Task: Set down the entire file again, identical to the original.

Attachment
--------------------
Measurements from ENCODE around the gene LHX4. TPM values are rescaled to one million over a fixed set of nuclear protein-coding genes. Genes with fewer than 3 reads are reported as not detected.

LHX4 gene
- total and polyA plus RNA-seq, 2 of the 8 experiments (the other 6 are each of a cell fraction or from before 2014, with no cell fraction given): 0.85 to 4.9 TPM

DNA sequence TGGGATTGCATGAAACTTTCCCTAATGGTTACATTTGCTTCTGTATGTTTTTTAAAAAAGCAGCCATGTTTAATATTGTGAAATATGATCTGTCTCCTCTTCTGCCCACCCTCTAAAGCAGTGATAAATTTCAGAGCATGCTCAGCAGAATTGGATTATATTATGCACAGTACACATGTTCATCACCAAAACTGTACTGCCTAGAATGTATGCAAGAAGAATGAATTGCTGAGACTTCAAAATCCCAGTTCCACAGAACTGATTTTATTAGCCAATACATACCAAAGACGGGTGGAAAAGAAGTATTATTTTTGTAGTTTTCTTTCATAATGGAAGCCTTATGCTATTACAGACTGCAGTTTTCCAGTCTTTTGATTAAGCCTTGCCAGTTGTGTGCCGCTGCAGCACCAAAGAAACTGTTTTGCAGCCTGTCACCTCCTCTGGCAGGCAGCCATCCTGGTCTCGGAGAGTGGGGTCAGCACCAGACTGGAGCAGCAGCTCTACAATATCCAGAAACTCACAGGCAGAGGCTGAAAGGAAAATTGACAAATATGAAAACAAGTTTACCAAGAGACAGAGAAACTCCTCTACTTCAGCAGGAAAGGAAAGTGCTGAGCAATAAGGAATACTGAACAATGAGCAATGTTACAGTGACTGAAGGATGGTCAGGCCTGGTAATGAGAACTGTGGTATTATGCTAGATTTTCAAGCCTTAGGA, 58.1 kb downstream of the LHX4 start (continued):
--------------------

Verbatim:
Measurements from ENCODE around the gene LHX4. TPM values are rescaled to one million over a fixed set of nuclear protein-coding genes. Genes with fewer than 3 reads are reported as not detected.

LHX4 gene
- total and polyA plus RNA-seq, 2 of the 8 experiments (the other 6 are each of a cell fraction or from before 2014, with no cell fraction given): 0.85 to 4.9 TPM

DNA sequence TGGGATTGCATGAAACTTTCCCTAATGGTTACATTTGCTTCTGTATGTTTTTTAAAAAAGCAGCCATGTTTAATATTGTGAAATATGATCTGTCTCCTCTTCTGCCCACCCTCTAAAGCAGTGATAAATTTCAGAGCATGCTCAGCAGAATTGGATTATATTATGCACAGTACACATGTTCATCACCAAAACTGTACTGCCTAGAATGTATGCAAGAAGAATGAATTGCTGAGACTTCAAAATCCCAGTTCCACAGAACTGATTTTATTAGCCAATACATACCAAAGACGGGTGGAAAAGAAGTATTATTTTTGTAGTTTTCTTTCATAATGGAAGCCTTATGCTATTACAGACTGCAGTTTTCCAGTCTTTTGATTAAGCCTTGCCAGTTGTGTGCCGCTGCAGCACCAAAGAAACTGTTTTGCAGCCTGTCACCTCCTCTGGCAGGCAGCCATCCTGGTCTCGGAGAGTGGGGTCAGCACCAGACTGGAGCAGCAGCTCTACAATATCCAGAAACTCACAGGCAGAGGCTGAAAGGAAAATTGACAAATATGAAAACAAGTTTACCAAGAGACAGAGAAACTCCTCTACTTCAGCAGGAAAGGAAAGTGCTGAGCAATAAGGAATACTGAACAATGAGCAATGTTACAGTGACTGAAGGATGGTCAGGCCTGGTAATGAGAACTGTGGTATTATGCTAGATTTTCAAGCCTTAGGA, 58.1 kb downstream of the LHX4 start (continued):